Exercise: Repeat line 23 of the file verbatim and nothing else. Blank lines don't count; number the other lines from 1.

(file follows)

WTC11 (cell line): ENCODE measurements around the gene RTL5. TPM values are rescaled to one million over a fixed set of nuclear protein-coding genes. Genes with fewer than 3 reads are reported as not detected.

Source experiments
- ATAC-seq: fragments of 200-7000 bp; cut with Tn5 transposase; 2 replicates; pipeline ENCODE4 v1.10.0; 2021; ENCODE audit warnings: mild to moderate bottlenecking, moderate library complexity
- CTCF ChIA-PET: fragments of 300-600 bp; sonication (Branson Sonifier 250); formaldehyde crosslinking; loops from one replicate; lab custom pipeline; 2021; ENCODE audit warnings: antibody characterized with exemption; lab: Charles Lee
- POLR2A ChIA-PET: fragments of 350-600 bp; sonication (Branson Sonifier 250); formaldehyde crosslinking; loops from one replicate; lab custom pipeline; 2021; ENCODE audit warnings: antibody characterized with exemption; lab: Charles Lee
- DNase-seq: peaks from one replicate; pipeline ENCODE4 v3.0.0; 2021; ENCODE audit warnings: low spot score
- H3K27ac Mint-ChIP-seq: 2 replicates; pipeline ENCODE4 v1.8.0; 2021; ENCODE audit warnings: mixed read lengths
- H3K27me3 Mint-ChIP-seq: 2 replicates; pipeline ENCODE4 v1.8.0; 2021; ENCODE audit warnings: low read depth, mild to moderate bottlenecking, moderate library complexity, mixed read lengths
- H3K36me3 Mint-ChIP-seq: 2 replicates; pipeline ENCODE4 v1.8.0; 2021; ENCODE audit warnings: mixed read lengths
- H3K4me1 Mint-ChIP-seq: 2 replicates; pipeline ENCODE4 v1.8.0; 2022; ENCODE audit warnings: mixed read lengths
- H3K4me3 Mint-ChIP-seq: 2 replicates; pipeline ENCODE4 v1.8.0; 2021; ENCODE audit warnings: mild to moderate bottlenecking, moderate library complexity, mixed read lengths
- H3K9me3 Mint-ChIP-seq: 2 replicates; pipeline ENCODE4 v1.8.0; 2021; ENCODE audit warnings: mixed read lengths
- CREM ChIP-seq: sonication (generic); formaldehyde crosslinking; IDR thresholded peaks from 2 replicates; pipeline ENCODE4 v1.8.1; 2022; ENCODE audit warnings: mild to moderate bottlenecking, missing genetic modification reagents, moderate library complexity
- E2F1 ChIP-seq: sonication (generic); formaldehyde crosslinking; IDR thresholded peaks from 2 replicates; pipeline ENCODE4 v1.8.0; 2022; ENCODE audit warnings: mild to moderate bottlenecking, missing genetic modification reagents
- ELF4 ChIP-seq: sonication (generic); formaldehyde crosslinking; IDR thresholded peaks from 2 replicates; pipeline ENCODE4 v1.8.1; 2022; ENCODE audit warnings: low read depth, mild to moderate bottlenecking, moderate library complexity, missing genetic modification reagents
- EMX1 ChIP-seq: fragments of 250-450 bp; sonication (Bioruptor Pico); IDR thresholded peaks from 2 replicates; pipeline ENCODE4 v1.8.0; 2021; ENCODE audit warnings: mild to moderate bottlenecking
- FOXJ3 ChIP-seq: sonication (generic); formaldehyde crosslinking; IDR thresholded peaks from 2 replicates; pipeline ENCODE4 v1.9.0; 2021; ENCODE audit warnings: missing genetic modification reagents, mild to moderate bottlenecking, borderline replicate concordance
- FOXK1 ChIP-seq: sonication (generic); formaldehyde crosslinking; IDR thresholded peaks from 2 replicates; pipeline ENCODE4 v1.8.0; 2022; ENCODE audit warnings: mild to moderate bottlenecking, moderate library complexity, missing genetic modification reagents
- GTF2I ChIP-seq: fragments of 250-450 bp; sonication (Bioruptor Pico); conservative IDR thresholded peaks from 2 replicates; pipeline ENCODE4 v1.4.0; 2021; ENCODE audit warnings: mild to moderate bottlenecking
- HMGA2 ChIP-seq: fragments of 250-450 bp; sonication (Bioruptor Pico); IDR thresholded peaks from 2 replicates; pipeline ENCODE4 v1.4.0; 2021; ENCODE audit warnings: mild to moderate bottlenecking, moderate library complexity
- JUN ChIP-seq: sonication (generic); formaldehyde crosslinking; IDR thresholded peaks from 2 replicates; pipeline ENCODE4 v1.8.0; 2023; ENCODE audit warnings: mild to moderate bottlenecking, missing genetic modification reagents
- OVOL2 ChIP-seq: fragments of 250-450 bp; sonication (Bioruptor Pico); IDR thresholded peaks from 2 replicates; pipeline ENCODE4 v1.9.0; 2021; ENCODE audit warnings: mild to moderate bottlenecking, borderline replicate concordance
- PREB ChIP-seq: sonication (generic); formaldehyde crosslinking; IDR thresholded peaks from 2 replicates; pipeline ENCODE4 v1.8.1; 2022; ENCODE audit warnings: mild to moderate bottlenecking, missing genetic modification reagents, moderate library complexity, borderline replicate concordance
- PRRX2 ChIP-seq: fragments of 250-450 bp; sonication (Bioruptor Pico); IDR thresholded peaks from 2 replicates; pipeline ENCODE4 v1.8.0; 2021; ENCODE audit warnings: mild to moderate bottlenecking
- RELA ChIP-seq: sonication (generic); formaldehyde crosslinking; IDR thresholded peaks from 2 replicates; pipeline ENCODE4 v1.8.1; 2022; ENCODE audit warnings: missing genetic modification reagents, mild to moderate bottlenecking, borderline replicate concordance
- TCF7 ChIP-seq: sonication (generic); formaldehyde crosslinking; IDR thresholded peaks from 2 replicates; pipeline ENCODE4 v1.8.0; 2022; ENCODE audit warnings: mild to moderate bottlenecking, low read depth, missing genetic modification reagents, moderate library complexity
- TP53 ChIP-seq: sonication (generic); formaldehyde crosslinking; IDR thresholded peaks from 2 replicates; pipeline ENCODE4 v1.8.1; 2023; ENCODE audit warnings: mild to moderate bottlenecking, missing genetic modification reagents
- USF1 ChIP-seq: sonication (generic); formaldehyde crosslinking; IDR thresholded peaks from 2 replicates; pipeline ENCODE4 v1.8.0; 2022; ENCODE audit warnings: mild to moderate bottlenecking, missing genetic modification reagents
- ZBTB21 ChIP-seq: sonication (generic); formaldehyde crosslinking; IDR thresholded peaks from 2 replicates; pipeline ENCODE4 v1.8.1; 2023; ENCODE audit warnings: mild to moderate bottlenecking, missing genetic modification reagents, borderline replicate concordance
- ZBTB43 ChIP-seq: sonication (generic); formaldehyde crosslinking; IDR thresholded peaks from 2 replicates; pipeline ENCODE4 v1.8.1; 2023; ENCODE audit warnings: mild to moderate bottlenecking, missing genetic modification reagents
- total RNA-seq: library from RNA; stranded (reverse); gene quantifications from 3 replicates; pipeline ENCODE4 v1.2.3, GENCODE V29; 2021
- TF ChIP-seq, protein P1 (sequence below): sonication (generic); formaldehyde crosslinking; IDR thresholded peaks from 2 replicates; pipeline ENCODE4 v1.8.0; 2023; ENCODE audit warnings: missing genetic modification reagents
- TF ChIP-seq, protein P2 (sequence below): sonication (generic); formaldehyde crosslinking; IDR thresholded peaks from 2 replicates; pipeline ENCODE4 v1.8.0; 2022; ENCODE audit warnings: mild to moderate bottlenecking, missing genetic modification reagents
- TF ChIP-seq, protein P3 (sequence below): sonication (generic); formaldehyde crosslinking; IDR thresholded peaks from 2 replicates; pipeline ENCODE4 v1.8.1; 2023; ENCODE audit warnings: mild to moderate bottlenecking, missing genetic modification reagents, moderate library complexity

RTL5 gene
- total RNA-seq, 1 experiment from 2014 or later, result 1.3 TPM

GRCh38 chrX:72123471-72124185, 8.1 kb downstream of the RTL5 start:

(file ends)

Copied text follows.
- PREB ChIP-seq: sonication (generic); formaldehyde crosslinking; IDR thresholded peaks from 2 replicates; pipeline ENCODE4 v1.8.1; 2022; ENCODE audit warnings: mild to moderate bottlenecking, missing genetic modification reagents, moderate library complexity, borderline replicate concordance